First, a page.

The film also finds a way to breakdown the complicated mess of the housing crisis, and why the economy failed, in an entertaining and easy to understand way while maintaining realism and showing the pain and impact of the crisis.

In the end, The Big Short shows a global audience how the economy failed. It gives information to the masses and for that alone it’s a must-see. Add in great performances by A-list actors coupled with smart and witty dialogue that keeps you invested, and you get a legitimate candidate for best picture.

It gives the audience all the information possible, but instead of pandering and telling people how they can stop the corruption, it stays honest and realistic, offering no solution.

A sad note no doubt, but an honest one, and in a world where the truth constantly gets ignored, it’s nice to see something that keeps things real.

Oscar Season Preview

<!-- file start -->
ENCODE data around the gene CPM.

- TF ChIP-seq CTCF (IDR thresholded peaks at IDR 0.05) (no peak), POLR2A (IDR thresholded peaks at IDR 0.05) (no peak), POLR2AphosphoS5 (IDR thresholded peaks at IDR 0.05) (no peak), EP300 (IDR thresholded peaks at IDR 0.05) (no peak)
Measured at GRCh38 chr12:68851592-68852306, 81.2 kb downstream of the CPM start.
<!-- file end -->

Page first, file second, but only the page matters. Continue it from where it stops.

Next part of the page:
By Josh Svetz @Svetz17

September symbolizes things to come. Whether it’s football kicking off or the Fall TV season gracing our televisions, the transition from summer to fall is an interesting time in the world of pop culture. In the movie world, it means Oscar season is upon us. Although the awards are not given out until late February, the majority of the movies in contention come out during the months of October, November and December. That said, let’s dissect the films with the most anticipation surrounding them.

The Danish Girl: Tom Hooper’s latest film about the real life pioneering sex-change of Lilli Elbe may have opened to mixed reviews, but strong performances by Ex-Machina’s Alicia Vikander and last year’s best actor award recipient Eddie Redmayne mean that this film could end up taking home a couple awards at least in the actor department.

The Hateful Eight: Quentin Tarantino’s new western revenge film is generating a lot of Oscar buzz, especially in the supporting actor and actress category. Samuel L. Jackson, Kurt Russell, Tim Roth and Jennifer Jason Leigh are all in the conversation for supporting actor and actress nods.There’s a good chance that Tarantino could get nominations in the best picture and best director slots, but is unlikely to win, not necessarily based on the quality of the film, but more from his history with the academy.